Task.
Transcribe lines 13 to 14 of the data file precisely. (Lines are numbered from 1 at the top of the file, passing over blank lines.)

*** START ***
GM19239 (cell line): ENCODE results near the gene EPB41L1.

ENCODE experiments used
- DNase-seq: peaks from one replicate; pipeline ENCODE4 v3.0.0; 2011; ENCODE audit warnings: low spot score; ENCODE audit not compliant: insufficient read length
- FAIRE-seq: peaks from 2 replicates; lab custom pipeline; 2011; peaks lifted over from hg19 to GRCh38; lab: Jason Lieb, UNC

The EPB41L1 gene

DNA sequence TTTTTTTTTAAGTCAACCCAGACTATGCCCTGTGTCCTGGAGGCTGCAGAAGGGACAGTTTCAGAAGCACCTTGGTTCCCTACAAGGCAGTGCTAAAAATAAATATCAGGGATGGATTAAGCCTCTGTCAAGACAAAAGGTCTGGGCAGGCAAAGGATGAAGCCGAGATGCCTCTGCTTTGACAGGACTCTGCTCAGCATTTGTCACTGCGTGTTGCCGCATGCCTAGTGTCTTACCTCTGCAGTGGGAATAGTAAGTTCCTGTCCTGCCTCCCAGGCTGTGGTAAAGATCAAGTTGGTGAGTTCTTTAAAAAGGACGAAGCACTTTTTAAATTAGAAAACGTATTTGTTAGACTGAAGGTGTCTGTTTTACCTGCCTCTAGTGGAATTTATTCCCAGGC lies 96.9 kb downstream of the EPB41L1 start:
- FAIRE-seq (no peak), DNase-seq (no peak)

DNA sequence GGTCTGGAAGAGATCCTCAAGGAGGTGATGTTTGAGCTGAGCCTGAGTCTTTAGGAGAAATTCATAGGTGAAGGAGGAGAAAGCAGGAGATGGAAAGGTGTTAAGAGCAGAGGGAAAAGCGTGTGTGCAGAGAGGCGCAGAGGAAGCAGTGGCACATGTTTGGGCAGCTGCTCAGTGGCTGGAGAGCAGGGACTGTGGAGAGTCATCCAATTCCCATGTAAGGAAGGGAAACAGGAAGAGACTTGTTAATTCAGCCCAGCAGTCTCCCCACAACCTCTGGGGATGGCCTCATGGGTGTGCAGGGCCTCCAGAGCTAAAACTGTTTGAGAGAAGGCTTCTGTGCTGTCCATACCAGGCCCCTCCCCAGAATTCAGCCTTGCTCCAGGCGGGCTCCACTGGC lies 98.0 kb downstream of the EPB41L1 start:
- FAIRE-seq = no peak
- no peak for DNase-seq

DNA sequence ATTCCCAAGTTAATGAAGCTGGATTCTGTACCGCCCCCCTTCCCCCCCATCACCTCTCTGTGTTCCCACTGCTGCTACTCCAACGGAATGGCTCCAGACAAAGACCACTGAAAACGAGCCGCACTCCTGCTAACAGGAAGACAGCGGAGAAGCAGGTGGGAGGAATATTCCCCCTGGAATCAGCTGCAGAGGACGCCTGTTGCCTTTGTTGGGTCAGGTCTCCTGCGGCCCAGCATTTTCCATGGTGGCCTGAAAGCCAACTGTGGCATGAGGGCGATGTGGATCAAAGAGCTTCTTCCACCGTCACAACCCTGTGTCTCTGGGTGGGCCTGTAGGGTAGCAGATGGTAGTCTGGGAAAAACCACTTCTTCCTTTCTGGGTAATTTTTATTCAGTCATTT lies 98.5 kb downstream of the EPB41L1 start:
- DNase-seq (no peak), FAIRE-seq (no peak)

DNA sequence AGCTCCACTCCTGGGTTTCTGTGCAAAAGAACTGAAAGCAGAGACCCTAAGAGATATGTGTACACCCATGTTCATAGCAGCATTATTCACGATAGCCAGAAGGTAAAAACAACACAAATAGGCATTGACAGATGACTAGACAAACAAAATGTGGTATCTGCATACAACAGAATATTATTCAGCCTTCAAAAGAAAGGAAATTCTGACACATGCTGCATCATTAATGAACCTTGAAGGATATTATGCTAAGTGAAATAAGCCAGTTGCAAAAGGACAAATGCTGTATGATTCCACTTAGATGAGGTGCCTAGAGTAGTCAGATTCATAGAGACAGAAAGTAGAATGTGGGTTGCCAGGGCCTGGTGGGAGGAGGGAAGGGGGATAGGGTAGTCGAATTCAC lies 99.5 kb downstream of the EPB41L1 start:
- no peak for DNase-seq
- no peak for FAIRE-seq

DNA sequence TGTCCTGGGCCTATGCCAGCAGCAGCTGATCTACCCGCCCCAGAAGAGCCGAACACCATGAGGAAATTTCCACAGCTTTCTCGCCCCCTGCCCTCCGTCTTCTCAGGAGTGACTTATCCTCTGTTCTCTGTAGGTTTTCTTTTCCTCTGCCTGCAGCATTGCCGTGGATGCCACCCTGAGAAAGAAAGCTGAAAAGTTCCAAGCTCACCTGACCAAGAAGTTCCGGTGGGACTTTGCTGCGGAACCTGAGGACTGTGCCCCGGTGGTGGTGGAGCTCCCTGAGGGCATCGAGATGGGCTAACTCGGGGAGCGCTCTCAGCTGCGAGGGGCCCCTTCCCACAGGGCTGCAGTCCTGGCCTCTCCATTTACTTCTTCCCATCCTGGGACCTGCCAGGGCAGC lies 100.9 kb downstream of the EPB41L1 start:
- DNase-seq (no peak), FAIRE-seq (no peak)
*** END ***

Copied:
DNA sequence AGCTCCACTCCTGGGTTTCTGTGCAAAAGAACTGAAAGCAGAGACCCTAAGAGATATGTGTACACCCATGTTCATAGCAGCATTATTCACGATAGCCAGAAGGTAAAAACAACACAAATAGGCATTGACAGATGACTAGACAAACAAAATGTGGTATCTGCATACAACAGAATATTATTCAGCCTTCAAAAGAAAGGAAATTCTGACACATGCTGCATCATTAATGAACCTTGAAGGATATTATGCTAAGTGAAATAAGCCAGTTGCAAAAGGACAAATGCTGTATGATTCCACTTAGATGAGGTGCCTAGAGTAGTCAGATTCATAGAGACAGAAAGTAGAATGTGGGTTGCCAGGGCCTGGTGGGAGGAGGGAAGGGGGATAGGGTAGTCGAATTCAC lies 99.5 kb downstream of the EPB41L1 start:
- no peak for DNase-seq